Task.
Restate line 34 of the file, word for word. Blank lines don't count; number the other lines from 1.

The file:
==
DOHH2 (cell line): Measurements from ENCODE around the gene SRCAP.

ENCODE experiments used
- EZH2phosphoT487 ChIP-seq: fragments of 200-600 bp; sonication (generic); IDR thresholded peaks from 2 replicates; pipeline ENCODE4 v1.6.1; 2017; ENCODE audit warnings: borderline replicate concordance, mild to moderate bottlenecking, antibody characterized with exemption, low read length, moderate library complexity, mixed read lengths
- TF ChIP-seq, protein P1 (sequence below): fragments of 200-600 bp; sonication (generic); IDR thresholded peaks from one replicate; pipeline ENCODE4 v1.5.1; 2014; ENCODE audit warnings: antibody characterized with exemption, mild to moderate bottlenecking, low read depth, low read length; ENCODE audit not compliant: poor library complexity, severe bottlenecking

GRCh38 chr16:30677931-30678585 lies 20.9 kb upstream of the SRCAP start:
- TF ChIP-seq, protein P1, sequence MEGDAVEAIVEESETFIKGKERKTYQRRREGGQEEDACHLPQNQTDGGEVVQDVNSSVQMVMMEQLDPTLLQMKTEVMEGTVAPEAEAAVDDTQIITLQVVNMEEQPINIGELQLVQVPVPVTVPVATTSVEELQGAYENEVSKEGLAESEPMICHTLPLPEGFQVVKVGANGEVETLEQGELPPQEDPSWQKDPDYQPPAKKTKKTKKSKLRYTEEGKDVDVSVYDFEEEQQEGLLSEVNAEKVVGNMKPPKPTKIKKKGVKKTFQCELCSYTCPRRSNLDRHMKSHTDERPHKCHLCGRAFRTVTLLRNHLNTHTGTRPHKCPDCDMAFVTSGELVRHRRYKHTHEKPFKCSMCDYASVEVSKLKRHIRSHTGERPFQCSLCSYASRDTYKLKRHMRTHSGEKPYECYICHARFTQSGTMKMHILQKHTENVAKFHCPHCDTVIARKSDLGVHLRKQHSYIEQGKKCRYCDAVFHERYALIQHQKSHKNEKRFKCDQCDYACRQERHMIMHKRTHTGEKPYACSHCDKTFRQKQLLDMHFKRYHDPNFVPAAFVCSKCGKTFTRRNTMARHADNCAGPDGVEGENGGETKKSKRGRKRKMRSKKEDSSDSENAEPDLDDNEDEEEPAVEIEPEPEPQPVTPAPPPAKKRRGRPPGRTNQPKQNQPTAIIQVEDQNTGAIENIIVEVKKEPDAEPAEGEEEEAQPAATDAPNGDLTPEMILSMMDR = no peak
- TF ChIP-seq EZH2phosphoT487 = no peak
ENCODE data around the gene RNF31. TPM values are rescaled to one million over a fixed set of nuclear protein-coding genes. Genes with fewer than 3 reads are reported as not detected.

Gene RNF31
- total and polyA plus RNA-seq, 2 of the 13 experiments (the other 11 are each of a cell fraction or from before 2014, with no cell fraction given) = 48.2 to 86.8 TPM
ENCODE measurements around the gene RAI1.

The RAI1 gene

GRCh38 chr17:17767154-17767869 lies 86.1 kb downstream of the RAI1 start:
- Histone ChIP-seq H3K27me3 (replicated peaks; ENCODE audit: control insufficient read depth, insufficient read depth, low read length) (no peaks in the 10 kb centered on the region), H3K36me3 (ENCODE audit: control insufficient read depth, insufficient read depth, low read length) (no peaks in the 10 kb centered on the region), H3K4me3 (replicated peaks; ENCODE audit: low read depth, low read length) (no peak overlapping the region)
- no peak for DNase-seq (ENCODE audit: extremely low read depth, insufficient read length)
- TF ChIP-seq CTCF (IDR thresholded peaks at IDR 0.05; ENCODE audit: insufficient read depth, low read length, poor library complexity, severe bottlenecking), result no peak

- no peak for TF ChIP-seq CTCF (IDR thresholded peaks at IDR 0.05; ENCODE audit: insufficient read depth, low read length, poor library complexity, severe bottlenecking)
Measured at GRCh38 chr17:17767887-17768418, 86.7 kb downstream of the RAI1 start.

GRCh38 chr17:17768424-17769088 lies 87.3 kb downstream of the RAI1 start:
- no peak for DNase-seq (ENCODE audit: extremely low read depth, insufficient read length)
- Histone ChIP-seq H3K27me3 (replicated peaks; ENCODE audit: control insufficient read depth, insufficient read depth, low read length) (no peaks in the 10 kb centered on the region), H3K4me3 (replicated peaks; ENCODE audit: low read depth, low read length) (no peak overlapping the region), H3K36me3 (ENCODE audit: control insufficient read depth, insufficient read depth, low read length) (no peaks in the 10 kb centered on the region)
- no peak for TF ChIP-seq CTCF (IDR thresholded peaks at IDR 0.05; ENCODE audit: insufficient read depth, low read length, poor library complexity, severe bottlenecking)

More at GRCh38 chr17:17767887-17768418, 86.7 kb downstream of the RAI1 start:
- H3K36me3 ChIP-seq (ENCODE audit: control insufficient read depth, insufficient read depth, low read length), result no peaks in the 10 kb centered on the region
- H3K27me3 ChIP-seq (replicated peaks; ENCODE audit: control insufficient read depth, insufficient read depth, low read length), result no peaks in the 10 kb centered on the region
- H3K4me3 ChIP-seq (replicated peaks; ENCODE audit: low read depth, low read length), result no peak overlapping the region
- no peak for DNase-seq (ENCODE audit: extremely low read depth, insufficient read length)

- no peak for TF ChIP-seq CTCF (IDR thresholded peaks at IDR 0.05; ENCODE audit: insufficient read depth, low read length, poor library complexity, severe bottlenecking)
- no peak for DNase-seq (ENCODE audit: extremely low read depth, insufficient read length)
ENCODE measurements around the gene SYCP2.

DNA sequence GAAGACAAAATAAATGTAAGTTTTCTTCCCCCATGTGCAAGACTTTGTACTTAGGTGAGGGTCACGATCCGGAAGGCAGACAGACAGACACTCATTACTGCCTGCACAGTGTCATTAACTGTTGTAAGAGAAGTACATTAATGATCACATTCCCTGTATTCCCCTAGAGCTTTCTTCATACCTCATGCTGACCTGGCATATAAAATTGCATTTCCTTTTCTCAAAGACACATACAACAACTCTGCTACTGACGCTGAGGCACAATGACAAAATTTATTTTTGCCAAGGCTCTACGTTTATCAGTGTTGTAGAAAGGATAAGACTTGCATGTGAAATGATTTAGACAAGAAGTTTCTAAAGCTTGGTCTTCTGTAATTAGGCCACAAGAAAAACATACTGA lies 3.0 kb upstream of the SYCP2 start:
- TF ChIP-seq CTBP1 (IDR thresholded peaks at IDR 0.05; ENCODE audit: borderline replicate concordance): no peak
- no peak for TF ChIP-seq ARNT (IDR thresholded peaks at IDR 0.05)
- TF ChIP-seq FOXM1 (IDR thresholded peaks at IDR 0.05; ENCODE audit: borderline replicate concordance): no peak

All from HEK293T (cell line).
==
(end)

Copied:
- TF ChIP-seq FOXM1 (IDR thresholded peaks at IDR 0.05; ENCODE audit: borderline replicate concordance): no peak